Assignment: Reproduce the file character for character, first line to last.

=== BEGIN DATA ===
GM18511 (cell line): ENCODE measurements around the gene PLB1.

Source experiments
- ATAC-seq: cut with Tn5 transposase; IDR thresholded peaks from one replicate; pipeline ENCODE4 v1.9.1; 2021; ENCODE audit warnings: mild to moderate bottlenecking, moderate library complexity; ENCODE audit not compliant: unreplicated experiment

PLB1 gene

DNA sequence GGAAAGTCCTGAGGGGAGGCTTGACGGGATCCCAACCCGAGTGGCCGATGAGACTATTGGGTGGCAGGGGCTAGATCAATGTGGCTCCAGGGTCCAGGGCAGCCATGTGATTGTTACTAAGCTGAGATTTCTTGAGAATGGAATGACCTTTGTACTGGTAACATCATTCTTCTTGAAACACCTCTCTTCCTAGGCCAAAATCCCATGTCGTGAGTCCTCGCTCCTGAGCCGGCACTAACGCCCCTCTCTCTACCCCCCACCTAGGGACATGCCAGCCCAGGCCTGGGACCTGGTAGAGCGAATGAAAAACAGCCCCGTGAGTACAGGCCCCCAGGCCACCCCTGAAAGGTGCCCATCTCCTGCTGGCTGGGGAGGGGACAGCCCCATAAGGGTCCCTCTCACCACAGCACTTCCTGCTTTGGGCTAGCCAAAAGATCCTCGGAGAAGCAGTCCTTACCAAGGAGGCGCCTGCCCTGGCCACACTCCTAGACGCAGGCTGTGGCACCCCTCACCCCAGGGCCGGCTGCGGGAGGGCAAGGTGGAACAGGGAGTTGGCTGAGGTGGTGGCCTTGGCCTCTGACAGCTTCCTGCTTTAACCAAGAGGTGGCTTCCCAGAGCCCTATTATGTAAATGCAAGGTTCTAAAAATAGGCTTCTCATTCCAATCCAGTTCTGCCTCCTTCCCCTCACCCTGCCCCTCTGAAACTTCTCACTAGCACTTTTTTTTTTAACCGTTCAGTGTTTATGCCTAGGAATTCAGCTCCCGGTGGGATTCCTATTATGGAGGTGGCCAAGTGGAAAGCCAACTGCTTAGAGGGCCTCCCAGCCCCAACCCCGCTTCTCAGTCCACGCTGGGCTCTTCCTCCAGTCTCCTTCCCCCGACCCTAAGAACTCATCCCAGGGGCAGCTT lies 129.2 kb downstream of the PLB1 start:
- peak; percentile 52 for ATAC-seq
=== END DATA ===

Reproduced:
GM18511 (cell line): ENCODE measurements around the gene PLB1.

Source experiments
- ATAC-seq: cut with Tn5 transposase; IDR thresholded peaks from one replicate; pipeline ENCODE4 v1.9.1; 2021; ENCODE audit warnings: mild to moderate bottlenecking, moderate library complexity; ENCODE audit not compliant: unreplicated experiment

PLB1 gene

DNA sequence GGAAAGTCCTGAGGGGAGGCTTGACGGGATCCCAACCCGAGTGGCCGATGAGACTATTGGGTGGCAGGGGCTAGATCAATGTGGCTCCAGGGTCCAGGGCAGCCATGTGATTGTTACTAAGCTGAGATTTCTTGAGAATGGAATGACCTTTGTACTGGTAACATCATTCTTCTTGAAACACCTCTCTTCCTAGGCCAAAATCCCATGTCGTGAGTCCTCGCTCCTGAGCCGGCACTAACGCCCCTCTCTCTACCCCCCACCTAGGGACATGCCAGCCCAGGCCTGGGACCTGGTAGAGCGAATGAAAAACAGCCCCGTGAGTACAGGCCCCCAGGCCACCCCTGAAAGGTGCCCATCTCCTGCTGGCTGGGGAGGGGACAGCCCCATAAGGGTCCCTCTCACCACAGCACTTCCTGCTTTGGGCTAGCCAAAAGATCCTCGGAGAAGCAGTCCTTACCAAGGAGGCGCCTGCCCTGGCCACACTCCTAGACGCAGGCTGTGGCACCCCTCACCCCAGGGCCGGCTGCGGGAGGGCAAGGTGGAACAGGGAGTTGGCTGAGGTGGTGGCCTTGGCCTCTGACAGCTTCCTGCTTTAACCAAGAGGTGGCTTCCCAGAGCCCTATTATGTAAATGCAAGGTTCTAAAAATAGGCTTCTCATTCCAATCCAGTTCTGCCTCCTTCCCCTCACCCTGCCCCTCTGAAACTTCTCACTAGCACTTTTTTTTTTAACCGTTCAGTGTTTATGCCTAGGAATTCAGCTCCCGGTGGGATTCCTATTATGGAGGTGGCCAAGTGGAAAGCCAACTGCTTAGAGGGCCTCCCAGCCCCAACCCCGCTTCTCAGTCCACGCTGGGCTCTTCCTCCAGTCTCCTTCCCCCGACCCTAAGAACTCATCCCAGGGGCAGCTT lies 129.2 kb downstream of the PLB1 start:
- peak; percentile 52 for ATAC-seq